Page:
Golden Temple: Marvel of Sikh Architecture

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Dorrance Publishing, 2013 - History - 140 pages
Golden Temple: Marvel of Sikh Architecture by Dr SS Bhatti is based on the author┐s doctoral thesis for his third PhD from Panjab University, Chandigarh. This work on the Golden Temple is the first one of its kind in that it has been done by a professional whose research and creative contribution in the three fields of Architecture, Engineering, and Aesthetics is quite well known. The author has developed a new method of studying historical monuments, and of establishing their distinct styles on the basis of illustrated analysis of the three fundamental elements of building design: space, structure, and form. Dr Bhatti has convincingly shown how Sikh Architecture is an independent style of building design, which has produced the Golden Temple, Amritsar: a marvel of Sikh Architecture with its characteristic ebullience and aesthetic charm. This book is a definitive work on the theory and practice of building design with a befitting research methodology, which should benefit students, teachers, practitioners, and scholars alike worldwide.
 

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There are many books and articles and research papers available on historical styles of architecture such as Hindu, Buddhist, Christian, Islamic, and so forth but very little has been written on Sikh Architecture which scholars of all genres hitherto have not recognised as an independent style of architecture as they have in the other stated cases.
NEW METHOD OF APPROACH
"GOLDEN TEMPLE: Marvel of Sikh Architecture" suggests a comprehensiveness that is crucial to an objective understanding of this hitherto-ignored subject. Not only has the author established that a style of architecture legitimately called "Sikh Architecture" exists using illustrated analysis and cogent arguments based on the 'comparative method' but also invented a method that may well be applied to verify the authenticity and autonomy of other historical styles like Hindu Architecture, Buddhist Architecture, Jain Architecture, beyond mere scholarly sentimentalism. Communal conceit is a sordid temptation, he points out, to which historians of all genres succumb in a vain bid to prove the supremacy of forms of their community's Building Design, the cause of which they champion without any outside provocation as self-avowed crusaders of historical reality! To get over this malaise, Dr Bhatti has based his findings on the study of 45 centuries of World Architecture beginning with the Egyptian style.
GOING BACK TO THE FIRST PRINCIPLES HIS METHOD EXPLORES THE BASIC PRINCIPLES OF BUILDING DESIGN VIS-└-VIS ITS FOUR CONSTITUENT ELEMENTS OF SPACE, STRUCTURE, FORM, and TIME.
Elements of Building Design: (1) Space, (2) Structure, (3) Form, according to Dr Bhatti, correspond to (1) Architecture, (2) Engineering, and (3) Aesthetics. He has shown that the Elements of Building Design and their Technical Aspects are, at bottom, interrelated, and yield their fuller sense only when they are used together in any discourse on the planning (i.e., conceptualisation followed by a comprehensive action plan) and making (i.e., construction, materials, and resolution of emerging problems of implementation) of Built (or Human) Environment. He covers all these concerns under the fourth element called 'Time', which, incidentally, encompasses Technical Aspects as they are the rational index of the overall-all-round advancement identifiable at any point or period of history anywhere in the world.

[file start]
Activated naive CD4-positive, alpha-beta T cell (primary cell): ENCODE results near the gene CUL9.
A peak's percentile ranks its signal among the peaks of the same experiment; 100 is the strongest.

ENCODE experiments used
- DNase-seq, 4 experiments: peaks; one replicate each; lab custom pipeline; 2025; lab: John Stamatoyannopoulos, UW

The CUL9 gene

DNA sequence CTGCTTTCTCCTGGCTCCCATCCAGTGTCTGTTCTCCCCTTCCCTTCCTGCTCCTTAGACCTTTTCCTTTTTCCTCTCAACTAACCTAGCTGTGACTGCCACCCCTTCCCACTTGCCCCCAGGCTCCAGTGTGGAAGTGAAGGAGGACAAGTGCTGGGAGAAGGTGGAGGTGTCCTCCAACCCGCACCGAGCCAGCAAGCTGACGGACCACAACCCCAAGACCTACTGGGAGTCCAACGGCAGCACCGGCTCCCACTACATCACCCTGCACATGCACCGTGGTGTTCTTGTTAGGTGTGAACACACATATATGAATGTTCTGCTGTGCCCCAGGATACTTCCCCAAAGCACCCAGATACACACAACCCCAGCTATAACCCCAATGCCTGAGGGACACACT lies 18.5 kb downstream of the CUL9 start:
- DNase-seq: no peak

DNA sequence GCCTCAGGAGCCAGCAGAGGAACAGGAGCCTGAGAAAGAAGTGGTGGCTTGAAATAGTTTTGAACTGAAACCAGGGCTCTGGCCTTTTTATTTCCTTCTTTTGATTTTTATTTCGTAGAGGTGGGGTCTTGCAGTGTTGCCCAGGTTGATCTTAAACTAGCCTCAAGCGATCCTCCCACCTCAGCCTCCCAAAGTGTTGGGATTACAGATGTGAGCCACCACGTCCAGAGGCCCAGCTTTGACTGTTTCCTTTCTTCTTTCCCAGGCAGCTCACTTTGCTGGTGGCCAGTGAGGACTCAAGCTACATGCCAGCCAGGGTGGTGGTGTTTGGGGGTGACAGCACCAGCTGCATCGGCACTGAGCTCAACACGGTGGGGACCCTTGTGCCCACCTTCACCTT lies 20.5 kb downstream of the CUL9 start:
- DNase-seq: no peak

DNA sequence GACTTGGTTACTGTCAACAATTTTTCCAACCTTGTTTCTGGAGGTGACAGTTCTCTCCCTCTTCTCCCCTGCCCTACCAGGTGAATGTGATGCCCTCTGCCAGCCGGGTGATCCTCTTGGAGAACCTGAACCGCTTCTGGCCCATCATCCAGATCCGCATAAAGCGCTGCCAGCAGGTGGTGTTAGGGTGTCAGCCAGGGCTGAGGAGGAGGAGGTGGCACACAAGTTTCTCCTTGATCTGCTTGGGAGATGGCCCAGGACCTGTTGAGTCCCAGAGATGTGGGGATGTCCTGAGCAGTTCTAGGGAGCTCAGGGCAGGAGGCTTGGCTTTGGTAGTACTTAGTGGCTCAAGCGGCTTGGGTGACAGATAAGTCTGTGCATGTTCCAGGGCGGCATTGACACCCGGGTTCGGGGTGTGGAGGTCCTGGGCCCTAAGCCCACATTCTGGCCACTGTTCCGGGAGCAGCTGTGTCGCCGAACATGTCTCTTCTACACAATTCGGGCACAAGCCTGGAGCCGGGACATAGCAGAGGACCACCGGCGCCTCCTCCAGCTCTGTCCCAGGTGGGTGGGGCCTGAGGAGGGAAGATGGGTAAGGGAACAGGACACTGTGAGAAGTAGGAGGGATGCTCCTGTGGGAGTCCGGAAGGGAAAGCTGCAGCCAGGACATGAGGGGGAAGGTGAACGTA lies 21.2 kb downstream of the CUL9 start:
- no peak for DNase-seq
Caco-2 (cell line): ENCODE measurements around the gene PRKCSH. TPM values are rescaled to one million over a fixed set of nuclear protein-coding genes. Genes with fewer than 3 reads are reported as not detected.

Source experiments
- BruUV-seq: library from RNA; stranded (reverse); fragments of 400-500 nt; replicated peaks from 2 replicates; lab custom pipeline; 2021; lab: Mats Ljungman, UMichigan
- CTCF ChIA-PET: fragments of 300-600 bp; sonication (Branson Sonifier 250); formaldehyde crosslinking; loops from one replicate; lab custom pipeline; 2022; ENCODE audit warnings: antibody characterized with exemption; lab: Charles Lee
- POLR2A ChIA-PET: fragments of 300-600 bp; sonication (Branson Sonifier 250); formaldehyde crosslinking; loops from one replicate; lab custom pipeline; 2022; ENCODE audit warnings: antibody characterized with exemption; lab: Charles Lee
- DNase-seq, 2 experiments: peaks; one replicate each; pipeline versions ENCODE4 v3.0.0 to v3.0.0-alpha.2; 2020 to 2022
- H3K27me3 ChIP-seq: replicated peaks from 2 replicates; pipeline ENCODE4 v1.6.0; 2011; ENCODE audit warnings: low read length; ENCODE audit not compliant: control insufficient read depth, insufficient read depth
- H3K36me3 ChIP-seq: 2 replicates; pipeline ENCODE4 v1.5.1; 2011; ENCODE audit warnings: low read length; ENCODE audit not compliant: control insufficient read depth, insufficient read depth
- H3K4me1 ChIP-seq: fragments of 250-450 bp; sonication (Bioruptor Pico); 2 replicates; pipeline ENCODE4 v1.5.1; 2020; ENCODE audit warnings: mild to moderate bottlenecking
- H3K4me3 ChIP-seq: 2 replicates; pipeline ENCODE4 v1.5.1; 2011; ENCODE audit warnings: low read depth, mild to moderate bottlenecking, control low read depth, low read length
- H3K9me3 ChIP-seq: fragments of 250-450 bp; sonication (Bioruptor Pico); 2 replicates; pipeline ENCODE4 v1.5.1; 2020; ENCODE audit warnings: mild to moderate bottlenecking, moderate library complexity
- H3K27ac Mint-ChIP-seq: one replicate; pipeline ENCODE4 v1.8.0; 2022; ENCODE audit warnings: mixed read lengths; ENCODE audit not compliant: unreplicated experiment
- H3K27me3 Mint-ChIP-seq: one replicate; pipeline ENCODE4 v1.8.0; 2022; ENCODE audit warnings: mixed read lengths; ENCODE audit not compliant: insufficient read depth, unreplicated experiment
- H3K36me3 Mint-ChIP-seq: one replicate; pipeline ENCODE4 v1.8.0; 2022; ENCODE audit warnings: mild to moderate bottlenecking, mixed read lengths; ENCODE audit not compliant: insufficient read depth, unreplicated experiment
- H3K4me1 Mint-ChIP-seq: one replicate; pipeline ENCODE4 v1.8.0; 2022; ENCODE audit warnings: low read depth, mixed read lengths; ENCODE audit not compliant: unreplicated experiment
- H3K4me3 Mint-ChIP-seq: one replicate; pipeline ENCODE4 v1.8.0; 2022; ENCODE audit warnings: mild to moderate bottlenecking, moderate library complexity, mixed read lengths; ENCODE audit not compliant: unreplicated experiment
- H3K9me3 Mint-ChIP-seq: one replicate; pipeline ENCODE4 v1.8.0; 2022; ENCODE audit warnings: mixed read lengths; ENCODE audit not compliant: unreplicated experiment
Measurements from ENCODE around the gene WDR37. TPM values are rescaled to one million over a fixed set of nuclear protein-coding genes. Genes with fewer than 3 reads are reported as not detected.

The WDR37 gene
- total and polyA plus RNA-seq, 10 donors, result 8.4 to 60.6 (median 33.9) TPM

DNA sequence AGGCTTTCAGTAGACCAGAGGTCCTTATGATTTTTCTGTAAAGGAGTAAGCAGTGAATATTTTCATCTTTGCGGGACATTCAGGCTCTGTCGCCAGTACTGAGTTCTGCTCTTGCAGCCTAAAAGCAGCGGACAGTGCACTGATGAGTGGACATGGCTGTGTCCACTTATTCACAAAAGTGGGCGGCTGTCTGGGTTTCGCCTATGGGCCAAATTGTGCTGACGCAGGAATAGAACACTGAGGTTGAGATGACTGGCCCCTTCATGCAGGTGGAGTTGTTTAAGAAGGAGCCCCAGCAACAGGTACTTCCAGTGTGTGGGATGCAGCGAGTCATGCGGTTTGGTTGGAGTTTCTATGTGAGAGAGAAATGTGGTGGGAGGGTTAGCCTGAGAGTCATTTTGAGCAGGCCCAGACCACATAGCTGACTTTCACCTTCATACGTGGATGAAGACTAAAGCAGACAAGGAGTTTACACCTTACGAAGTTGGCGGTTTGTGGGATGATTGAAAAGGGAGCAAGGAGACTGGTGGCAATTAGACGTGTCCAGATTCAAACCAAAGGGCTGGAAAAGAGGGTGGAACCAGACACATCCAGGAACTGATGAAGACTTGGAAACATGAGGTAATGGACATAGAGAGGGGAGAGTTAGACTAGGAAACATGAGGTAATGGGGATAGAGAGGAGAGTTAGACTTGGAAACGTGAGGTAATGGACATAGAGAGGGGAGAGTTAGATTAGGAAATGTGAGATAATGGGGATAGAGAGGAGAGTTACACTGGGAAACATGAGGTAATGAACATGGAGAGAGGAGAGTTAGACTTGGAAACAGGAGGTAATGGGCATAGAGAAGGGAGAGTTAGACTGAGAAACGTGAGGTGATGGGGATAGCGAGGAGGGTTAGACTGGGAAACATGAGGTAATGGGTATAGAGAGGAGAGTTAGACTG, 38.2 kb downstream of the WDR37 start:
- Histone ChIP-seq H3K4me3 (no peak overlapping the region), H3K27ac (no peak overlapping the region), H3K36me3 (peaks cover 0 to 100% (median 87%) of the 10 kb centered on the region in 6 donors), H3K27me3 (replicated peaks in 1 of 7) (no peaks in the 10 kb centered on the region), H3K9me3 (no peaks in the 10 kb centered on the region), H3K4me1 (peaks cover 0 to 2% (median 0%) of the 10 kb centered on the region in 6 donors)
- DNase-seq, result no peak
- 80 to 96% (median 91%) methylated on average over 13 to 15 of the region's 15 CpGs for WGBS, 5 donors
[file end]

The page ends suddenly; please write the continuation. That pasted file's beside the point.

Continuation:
DESCRIBING THE HOLY SHRINE
Let me now attempt a brief description of the Golden Temple as given in the book. The shape of the holy shrine is a square joined to a semi-hexagon, symbolising, respectively, the Absolute [i.e., Being] and the Relative [i.e., Becoming] aspects of Truth which, according to the Sikh scriptures, is the chief attribute of God. The dome is elliptical which, despite its very low height, can be seen from all the sides without obstruction. Its low height denotes 'Humility' which Guru Nanak has made the cardinal principle of the Sikh Faith. An inverted lotus flower forms the crowning feature of the dome as a visual metaphor for 'Reflection' whose inalienable significance has been repeatedly underscored by the Sikh Gurus as the mainstay of meditation. The sacred 'Amrit‐Sarovar' was developed by preserving the existing Zizyphus jujube trees or Beris along with the water pond that is believed to have had curative properties. The result is that the entrance to the holy shrine is from the west unlike in Hindu temples in which it is always from the eastern side. Fullest reverence was shown to the lowlying site which was developed to be accessed by moving downstairs 2-3 storeys suggesting that the Spirit World is negotiated by a devotee's deliberate self-abnegation. This makes the Golden Temple perhaps the most environment-friendly architectural
creation in the world!
CONCLUDING REMARK
As a pioneer of metaphysical thinking on the subject, Dr Bhatti has made a magnificent contribution to architectural research involving historical monuments. In my opinion, "GOLDEN TEMPLE: Marvel of Sikh
 

Contents

HISTORICAL BACKGROUND PARTI
1
ELEMENTS OF BUILDING DESIGN
12
CHAPTERJH ARCHITECTURE
21
ENGINEERING
29
AESTHETICS
34
ASSESSMENT OF CREATIVE MERIT
41
Conclusion
47
BIBLIOGRAPHY
53
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